Emergency Repair of a Failing MSE Wall Utilizing Hollow Bar Soil Nails and Compaction Grouting

This paper summarizes the emergency stabilization repair of a newly constructed roadway section originally designed and constructed using a Mechanically Stabilized Earth (MSE) wall to create 40-ft of additional roadway width, including a bike lane and pedestrian walkway. The new roadway section, located on 38 Road, near Palisade, Colorado, began to show signs of movement just days before the ribbon cutting ceremony was marked on the calendar. The movement accelerated rapidly over the next few days and became an emergency situation as the tension cracks in the roadway created hazards to motorists and cyclists. The MSE wall consisted of a wire-faced basket type and appeared to be internally stable. The movement observed in the MSE wall suggested a problem in the foundation soils that the MSE was placed on. In addition to this poor foundation, an approximately 12-ft wide “buttress” of soil was placed at the toe of the finished MSE Wall. This buttress was placed too high on the slope and was over-steepened. This was thought to be another contributing factor in overloading the foundation soils. The approach to mitigate the movement of the existing retaining wall consisted of designing and installing a pattern of hollow bar soil nails, up to 50-ft in length, through the existing wall face and reinforced fill into the shale bedrock. Additionally, the design included reshaping the fill previously placed in front of the newly constructed wall. Reshaping consisted of regrading the mass of the previous over-steepened “soil buttress” downhill, to a more suitable configuration making the mass more useful to resist the movement. During the drilling process, the wall continued to move until enough of the installed soil nails began to take load and “catch” the wall’s movement. Once the combined resistive forces in the soil nails as well as the fill below the wall were at or above equilibrium with the driving forces of the failure, the wall movement quickly reduced to almost zero. Since the wall experienced significant movement for approximately one (1) week, as well as being purportedly founded on less than suitable foundation material, it was then decided to implement a more comprehensive solution and improve the foundation materials as well as increase the density of the sub-grade materials using compaction grouting methods. Compaction grouting was used in the subgrade soils below the roadway to re-densify the soil behind the MSE fill to help mitigate any settlement or reflection cracking that could occur in the roadway after repaving.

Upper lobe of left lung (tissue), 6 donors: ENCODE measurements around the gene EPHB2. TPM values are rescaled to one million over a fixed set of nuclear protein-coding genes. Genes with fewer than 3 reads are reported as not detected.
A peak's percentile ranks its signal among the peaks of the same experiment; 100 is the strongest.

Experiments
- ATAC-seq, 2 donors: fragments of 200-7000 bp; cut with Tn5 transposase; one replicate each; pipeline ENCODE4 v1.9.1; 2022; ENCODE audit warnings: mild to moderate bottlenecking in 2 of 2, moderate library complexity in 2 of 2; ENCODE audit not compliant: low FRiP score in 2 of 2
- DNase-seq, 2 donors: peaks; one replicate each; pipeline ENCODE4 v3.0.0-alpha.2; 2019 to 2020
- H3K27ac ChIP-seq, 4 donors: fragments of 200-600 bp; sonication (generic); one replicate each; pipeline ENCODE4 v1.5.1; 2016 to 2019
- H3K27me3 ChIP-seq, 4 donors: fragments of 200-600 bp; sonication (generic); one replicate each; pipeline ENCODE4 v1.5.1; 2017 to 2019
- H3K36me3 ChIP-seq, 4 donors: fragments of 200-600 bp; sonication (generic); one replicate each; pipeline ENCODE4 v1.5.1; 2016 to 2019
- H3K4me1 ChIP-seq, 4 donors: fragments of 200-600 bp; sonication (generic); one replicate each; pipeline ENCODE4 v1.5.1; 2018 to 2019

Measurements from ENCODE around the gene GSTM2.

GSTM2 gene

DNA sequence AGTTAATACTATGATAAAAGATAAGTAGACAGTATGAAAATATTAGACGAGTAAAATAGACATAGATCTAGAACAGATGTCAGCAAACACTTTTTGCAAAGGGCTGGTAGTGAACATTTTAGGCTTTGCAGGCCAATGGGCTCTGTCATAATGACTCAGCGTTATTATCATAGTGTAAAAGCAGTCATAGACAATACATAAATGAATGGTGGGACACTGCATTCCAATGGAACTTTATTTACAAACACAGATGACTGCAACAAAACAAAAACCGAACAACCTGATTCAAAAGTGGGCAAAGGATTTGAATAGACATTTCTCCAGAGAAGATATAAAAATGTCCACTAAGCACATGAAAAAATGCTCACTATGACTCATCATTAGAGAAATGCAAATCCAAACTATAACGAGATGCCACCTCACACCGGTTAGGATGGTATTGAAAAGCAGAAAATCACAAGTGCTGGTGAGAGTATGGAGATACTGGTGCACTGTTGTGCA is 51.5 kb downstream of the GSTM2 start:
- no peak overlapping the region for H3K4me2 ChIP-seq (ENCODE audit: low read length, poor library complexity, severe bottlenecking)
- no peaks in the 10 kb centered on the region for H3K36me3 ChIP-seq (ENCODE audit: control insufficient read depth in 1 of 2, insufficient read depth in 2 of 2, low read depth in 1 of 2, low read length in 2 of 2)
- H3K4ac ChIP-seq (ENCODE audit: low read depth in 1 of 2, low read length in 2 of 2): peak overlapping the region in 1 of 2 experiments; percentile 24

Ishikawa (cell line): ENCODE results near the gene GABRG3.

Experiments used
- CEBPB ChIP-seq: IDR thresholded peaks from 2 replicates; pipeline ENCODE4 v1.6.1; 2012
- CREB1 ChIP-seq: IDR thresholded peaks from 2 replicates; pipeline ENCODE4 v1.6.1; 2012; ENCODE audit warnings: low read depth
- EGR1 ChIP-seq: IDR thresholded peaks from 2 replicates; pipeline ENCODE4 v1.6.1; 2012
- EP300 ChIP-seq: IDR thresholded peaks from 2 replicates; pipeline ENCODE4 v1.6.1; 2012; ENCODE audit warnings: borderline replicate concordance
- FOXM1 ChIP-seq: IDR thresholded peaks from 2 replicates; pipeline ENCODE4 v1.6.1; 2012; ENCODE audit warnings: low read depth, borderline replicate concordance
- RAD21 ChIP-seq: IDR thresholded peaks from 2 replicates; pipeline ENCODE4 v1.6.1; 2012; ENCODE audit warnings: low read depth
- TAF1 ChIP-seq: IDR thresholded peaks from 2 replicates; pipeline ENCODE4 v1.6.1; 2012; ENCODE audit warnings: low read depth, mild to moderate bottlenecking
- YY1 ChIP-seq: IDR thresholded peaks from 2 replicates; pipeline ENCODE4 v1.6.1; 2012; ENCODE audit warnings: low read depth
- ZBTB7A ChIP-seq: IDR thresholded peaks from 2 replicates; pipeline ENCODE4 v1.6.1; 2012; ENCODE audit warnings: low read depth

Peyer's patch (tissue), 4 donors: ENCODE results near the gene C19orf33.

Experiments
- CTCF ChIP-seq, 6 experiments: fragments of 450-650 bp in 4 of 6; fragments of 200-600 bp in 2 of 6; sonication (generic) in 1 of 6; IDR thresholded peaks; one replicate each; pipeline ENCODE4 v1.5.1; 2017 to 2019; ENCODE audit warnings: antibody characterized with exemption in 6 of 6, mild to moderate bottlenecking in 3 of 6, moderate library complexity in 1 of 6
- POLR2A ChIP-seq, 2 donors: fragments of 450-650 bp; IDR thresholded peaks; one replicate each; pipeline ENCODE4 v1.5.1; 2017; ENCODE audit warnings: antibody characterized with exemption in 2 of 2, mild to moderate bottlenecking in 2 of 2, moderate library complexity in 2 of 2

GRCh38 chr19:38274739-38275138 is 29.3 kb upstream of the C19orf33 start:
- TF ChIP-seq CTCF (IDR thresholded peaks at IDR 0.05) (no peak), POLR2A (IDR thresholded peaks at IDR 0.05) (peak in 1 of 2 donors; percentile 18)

• English

Media Info

  • Media Type: Digital/other
  • Features: Figures; Photos;
  • Pagination: pp 42-53
  • Monograph Title: Proceedings of the 67th Highway Geology Symposium (HGS 2016)

Subject/Index Terms

Filing Info

  • Accession Number: 01627838
  • Record Type: Publication
  • Files: TRIS
  • Created Date: Feb 28 2017 9:04AM